Using your FTP client of choice, upload the theme folder to the /wp-content/themes directory on your server.

3. Activate the theme

Sign into WordPress and click Appearance link. You should see the theme that you just uploaded in the list of themes. Click the new theme and you will be presented with a preview. Click Activate in the top right corner and your blog should look brand new!

If you have any questions about installing themes, please post them in the comments below.

Installing WordPress Automatically

In my last post, I explained step by step how to install WordPress manually. However, not everyone is a web developer, so I figured I should mention that there are a few ways to use WordPress without installing it yourself. First, you could hire me to do it! But that isn’t really the point of this post. I’m going to explain two other ways to use WordPress without installing it yourself.

First, you can sign up for a free account at and they’ll set you up with everything you need to get started. However, there will be a number of limitations on what you can do. They provide you with a limited amount of space, allow a limited number of file types to be uploaded, and limit the ways you can embed external content such as videos from other sites. Customizing the look and feel of your site is also off limits under the free plan.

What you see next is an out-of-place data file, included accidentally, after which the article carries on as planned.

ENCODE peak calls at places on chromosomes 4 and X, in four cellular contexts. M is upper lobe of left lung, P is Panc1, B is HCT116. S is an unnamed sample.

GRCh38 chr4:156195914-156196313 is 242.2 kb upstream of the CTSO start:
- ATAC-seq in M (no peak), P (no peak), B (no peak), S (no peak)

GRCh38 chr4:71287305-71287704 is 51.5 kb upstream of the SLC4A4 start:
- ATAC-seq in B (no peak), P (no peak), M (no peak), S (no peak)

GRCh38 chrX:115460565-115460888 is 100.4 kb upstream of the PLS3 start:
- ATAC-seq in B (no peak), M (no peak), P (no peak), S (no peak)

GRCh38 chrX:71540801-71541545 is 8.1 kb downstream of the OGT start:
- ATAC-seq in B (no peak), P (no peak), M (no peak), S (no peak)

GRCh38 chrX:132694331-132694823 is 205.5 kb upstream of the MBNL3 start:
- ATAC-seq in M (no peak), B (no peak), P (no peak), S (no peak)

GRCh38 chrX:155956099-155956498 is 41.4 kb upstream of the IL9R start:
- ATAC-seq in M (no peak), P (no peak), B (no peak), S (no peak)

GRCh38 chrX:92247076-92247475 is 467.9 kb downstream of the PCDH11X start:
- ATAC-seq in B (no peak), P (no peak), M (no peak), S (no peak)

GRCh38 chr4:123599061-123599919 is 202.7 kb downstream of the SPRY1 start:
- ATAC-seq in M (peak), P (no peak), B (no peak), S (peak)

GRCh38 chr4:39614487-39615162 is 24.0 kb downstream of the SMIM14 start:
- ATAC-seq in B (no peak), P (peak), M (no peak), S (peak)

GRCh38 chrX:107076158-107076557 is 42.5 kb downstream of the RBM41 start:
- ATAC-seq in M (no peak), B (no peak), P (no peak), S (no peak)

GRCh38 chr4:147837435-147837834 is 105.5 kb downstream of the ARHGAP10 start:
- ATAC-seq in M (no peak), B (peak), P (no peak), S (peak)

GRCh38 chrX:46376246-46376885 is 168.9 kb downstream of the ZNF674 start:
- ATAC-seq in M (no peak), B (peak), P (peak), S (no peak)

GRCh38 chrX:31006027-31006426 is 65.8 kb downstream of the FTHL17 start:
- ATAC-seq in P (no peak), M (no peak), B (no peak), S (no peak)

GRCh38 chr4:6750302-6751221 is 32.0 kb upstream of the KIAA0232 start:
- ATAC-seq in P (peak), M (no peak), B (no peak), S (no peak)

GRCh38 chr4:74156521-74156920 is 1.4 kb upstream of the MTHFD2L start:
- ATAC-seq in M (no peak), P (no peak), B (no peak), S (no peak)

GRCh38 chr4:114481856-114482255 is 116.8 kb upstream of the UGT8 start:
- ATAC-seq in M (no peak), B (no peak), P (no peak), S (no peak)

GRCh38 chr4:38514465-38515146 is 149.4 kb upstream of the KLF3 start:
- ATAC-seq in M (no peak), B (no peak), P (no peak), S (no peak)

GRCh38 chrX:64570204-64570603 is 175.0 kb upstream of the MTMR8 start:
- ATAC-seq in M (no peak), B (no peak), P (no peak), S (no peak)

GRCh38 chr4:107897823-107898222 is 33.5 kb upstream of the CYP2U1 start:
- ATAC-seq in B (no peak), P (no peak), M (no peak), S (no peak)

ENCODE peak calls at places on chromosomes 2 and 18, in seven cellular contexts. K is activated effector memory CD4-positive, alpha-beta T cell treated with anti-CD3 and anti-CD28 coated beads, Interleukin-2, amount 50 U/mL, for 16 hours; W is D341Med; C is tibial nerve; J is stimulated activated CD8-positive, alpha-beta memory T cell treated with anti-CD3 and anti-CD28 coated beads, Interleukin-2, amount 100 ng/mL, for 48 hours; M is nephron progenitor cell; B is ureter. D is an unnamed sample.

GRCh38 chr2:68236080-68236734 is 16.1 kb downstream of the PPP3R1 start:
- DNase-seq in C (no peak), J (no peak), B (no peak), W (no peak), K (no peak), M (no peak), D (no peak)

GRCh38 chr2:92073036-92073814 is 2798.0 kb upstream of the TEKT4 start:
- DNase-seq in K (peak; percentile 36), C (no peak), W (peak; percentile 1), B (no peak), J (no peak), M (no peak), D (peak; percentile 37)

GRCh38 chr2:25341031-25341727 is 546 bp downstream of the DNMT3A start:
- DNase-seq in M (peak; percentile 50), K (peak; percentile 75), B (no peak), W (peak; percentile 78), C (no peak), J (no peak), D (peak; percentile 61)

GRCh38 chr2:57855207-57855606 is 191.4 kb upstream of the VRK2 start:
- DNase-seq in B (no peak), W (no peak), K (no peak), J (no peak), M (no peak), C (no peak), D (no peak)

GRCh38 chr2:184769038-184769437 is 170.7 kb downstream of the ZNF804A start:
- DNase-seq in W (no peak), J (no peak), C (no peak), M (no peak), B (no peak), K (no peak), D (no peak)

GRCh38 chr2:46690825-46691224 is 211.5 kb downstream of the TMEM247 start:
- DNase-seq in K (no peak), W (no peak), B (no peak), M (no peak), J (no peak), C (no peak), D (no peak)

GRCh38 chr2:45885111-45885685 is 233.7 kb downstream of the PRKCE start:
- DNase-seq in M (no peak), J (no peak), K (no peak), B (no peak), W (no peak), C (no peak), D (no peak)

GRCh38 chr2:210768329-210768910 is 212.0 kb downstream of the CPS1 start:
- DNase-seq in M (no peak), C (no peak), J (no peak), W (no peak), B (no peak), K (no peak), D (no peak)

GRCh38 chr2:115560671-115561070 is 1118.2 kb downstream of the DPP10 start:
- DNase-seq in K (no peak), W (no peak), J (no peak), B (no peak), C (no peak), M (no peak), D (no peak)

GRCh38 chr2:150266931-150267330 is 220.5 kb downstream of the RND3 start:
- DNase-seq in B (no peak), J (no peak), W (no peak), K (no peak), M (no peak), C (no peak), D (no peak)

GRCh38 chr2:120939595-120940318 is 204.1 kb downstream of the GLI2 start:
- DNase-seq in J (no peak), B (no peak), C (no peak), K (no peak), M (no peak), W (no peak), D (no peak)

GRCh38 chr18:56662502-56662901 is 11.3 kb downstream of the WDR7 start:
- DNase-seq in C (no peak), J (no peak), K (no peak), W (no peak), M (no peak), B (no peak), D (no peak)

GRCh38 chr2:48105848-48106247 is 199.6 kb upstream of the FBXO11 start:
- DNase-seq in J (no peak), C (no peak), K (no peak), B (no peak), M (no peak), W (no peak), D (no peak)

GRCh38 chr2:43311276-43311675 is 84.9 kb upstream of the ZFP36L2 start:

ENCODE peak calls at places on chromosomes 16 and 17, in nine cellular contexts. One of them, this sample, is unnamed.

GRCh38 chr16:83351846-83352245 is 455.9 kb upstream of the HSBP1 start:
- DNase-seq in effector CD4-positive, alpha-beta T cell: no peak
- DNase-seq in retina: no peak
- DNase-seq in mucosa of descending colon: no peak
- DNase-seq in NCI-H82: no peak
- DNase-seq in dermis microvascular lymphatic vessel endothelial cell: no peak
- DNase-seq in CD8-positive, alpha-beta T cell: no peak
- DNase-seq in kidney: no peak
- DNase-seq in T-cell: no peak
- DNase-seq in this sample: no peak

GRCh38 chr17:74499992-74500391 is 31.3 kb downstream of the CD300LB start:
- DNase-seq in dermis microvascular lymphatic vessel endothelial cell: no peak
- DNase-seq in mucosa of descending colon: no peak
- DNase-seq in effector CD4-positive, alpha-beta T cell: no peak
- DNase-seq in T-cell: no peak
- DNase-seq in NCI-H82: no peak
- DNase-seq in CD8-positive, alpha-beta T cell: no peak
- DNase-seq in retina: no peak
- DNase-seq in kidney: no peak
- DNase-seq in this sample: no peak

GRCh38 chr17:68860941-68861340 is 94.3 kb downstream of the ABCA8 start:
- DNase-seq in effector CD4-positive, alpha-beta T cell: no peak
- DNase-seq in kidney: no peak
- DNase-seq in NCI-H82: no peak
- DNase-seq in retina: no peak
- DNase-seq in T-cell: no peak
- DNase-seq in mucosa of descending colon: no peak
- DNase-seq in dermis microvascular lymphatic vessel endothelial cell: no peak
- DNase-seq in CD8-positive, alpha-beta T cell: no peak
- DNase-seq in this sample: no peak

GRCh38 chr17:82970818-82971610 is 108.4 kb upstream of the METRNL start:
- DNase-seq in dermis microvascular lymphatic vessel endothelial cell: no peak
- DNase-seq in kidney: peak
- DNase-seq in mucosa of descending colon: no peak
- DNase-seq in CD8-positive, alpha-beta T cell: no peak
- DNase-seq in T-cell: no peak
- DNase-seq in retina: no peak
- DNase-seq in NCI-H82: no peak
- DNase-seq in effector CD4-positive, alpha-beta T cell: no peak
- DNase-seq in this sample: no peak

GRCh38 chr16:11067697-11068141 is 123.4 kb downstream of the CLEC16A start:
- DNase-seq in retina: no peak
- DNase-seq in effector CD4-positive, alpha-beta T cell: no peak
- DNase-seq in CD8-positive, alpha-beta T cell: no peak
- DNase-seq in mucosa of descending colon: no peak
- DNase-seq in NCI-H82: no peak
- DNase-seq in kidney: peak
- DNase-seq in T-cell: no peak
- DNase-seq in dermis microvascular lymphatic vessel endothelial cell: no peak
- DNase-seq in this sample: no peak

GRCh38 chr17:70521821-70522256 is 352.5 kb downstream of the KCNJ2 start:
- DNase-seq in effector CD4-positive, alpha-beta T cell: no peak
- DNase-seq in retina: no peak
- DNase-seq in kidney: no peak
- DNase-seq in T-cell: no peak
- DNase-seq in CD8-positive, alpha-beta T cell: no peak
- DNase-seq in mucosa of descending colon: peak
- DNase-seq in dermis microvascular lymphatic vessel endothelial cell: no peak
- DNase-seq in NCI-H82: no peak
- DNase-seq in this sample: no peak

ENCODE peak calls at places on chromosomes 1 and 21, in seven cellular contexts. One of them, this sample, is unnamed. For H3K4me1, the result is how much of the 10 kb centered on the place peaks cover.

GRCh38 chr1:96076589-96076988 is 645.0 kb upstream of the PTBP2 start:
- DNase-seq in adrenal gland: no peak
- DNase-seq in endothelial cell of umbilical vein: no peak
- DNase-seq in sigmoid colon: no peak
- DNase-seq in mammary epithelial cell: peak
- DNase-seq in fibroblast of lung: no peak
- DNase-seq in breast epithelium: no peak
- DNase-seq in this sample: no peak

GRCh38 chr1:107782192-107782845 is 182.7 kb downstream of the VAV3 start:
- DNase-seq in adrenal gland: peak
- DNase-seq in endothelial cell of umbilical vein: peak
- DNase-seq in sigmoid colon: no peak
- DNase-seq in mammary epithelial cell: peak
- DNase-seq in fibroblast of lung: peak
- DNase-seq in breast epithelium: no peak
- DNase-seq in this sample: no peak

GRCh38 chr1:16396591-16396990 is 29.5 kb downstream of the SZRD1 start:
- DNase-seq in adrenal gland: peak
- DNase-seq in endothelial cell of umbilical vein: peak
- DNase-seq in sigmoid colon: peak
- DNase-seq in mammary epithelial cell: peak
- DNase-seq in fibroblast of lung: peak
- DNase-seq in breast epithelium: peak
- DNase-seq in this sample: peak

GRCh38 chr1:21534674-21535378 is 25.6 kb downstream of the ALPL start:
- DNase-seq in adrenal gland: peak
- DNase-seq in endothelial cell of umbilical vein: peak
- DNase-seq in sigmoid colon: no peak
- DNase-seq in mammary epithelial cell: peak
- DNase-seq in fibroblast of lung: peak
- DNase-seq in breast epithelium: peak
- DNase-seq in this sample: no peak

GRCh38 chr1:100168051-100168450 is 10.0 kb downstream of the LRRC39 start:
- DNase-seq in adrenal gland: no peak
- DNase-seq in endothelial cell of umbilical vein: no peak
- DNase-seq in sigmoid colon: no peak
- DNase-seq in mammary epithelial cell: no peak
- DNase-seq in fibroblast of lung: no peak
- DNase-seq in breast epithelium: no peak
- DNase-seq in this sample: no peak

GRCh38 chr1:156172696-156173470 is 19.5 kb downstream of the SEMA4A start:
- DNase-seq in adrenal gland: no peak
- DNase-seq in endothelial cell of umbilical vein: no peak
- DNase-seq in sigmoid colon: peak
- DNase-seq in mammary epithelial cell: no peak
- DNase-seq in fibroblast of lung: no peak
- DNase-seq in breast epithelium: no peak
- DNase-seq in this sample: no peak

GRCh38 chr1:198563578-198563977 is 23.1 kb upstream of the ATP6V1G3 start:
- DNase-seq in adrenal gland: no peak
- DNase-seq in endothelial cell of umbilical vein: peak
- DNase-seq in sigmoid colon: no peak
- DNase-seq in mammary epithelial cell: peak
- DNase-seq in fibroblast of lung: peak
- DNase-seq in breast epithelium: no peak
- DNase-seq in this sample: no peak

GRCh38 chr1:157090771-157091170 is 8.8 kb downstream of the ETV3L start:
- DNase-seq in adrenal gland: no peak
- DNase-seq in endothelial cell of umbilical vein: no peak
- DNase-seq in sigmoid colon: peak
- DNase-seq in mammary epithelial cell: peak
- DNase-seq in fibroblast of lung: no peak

To get more control of your site, you can sign up for web hosting with a company that supports automatic WordPress installs. There are quite a number of web hosts that provide such a service and you are free to do as much research as you’d like. Personally, I prefer Dreamhost. They have one of the nicest control panels I’ve seen and they provide a one-click WordPress install. When a new version of WordPress comes out, they are quick to provide a simple upgrade option.

Here’s how easy it is to install WordPress at Dreamhost.

1. Sign up

Not much to say about this one. Just go to and click sign up!

2. Login

Simply go to and enter your username and password.

3. Start the install

Click “Goodies” in the menu on the left, and then choose “One-Click Installs” from the sub-menu.


4. Choose a mode (easy or advanced)

Next you’ll be presented with this screen:


I would suggest choosing “Advanced Mode” since easy mode will result in many of the same limitations that we would have run into with a account. Don’t worry, advanced mode doesn’t take any advanced skills.

5. Finish the install

After choosing advanced mode, you will be presented with a number of options. You can accept the default answers for all of them. The only thing you need to do is choose a database name. You can enter pretty much whatever you’d like. It doesn’t really make any difference what you name your database. If you don’t have an existing hostname for your database, it will give you the option of creating one. That’s it! It’s that simple. Click the “Install it for me now!” button and you’re set.